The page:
About

PAD (Perspective in Art & Design) is The Northern School of Art’s scholarly activity and research journal; a place for the publication of staff and student academic investigation. Covering issues as diverse as written and practice based research, PAD aims to bring to the fore new ideas, new approaches to existing debates, interpretations on written and visual practice, debates in art and design history, and issues of creative pedagogy. Our goal is to allow scholarly activity to be delivered through equality, where there is no hierarchy between the academic and the student, those with a record of publication, and those who will be shown here for the first time.

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Chinese Colour Symbolism: On the Hidden Layers of Yimou Zhang’s Hero (2002) and the Absence of Chinese Colour Theory in the Academic Debate

Svea Hartle

Introduction

Chinese director Yimou Zhang’s Hero (2002) is a paramount example of the symbolically charged use of colour in contemporary Chinese cinema and especially within the seventh art form of film. (Zhang, 2002) This verdict is based on the film’s ample use of and reliance on Chinese colour symbolism as a narrative device, that adds additional layers of meaning, further enhancing the story.

 

While colour – as a pigment – was initially a necessity to create an image atop a surface, the understanding of what can constitute a colour has undergone repeated changes over time. As the perception and understanding of colour is naturally dependent on the particular culture, various theories, rules, applications, and cultural readings have developed.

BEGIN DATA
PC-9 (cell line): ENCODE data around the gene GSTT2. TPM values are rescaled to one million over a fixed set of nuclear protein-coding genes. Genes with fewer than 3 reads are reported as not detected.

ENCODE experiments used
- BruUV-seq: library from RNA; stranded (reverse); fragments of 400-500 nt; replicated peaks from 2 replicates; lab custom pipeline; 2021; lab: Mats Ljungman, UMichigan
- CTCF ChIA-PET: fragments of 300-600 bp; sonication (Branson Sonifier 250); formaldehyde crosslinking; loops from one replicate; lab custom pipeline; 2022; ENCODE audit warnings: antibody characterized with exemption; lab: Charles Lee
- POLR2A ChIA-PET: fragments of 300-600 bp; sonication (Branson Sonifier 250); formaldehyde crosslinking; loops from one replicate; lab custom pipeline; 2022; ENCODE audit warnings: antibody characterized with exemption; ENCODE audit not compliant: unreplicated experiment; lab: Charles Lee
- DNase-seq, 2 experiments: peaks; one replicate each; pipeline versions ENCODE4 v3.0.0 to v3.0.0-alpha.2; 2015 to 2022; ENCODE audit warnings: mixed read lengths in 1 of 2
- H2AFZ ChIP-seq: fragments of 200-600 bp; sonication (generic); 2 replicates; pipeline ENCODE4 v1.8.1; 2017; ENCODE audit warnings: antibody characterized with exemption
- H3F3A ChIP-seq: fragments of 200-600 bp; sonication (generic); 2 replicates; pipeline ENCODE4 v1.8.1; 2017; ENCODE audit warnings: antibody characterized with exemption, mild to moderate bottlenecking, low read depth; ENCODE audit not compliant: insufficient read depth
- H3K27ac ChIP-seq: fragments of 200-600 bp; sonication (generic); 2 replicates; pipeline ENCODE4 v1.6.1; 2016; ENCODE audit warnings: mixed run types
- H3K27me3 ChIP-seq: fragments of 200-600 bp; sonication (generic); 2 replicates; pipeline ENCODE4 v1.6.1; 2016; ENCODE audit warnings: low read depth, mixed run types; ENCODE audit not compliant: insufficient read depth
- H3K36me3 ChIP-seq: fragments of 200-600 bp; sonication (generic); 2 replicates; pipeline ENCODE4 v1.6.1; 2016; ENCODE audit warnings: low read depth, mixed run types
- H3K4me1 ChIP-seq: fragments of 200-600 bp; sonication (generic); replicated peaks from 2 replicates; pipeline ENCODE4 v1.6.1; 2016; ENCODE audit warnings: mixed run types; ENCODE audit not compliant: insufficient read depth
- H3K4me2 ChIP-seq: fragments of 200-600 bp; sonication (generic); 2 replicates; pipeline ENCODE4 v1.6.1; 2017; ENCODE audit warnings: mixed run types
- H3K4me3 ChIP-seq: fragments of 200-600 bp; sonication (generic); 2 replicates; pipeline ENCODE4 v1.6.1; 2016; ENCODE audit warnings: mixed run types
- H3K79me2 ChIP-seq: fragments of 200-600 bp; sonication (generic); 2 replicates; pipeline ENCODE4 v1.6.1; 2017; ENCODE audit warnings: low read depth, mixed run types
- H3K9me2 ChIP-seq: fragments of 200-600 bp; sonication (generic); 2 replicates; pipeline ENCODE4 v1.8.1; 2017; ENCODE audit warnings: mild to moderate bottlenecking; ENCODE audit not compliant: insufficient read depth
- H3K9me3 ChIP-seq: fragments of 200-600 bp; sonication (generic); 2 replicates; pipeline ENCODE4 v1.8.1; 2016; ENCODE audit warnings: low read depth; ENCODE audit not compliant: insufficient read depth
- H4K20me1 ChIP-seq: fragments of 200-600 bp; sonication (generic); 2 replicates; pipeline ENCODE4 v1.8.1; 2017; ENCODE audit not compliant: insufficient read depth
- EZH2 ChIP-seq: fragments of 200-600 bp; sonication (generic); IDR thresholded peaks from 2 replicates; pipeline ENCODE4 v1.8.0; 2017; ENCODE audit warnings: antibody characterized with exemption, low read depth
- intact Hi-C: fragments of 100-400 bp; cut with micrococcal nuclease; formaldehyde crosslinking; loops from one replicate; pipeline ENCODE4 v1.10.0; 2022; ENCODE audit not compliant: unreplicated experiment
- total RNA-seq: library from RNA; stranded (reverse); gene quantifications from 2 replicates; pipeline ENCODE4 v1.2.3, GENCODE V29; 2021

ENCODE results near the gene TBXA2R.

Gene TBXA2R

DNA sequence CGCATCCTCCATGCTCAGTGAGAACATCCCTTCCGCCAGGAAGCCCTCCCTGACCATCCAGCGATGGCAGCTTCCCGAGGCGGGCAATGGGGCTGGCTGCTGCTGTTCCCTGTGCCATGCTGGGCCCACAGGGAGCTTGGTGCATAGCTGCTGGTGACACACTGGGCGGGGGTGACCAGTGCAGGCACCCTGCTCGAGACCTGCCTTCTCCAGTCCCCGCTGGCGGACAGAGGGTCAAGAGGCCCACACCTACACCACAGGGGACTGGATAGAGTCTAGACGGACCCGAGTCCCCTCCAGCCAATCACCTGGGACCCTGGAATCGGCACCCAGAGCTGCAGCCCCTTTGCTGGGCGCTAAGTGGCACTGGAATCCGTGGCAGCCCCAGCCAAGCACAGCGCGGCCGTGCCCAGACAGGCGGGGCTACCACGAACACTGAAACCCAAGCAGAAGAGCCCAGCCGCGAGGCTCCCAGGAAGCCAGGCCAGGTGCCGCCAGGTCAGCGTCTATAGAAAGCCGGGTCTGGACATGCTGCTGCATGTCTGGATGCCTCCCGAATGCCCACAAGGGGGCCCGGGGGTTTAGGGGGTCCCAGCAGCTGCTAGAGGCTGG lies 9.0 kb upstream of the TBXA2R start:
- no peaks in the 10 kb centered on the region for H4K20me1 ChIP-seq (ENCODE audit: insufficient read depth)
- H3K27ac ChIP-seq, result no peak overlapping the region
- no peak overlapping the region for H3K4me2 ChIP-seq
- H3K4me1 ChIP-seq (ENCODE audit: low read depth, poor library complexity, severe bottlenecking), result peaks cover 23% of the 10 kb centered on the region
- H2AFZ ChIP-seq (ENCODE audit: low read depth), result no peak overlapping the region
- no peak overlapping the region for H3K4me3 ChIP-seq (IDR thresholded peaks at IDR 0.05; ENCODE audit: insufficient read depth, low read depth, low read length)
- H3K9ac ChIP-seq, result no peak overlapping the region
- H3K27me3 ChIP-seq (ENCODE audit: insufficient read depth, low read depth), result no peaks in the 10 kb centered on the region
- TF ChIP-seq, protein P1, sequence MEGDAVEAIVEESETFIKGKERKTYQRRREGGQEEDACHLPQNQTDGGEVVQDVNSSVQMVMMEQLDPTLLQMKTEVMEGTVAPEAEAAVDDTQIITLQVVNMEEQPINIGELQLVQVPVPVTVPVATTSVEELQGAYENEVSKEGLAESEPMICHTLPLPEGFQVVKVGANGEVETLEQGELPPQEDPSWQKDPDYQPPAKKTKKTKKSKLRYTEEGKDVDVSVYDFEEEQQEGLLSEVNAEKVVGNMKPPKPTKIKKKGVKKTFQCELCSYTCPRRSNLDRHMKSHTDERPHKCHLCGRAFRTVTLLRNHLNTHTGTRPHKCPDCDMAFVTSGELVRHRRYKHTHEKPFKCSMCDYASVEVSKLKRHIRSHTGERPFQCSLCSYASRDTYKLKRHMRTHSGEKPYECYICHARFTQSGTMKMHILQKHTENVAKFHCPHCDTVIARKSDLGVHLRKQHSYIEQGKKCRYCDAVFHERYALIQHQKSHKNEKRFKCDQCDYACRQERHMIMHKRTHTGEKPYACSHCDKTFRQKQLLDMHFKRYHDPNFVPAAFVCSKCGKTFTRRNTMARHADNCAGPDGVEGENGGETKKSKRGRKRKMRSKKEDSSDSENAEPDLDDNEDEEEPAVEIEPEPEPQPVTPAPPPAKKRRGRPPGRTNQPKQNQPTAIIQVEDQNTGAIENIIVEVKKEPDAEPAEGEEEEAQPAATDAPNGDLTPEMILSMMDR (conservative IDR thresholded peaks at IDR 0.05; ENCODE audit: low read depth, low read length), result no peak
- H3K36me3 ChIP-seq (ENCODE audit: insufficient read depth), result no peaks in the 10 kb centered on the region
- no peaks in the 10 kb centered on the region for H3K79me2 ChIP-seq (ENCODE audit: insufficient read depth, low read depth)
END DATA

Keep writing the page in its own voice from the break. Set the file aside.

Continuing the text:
David McCandless’ Colours in Culture (2009) https://informationisbeautiful.net/visualizations/colours-in-cultures/

 

The history of colour theory – from the ancient writings of Aristotle – is a history of many concepts as well as changes in context, spanning from the philosophical, to the artistic and scientific, to the technological or digital. In addition to this, colour perception per se proves to be a highly subjective phenomenon that differs between individuals, leading to a plethora of moral and emotional evaluations of colours.

 

Despite its longevity, it could be considered to still being in its infancy as a theoretical field of research which is not only justified by the manageable amount of literature on this topic, but also in regard to the provenance of said literature, which is predominantly of Greek (Aristotle), Italian (Leon Battista Alberti and Leonardo da Vinci), British (Sir Isaac Newton), French (Eugène Chevreul), German (Johann Wolfgang von Goethe, Josef Albers, and Arthur Schopenhauer), and (Johannes Itten).[1] In its entirety, the theoretical examination of colour seems to be exclusively tied to European schools of thought, sciences, and arts that have sought to understand and better apply the ephemeral and elusive phenomenon that is ‘colour’.

 

[Although a comprehensive comparison of the entirety of the theorists mentioned above would offer a richer body of investigation, it will have to fall to future examinations of greater scope to further expand on that. For the extent and purpose of the investigation at hand, the paper will thus settle around the writings of Aristotle, Newton, von Goethe, Itten, and Albers in order to provide a coherent notion of the key issues and debate within colour theory in general.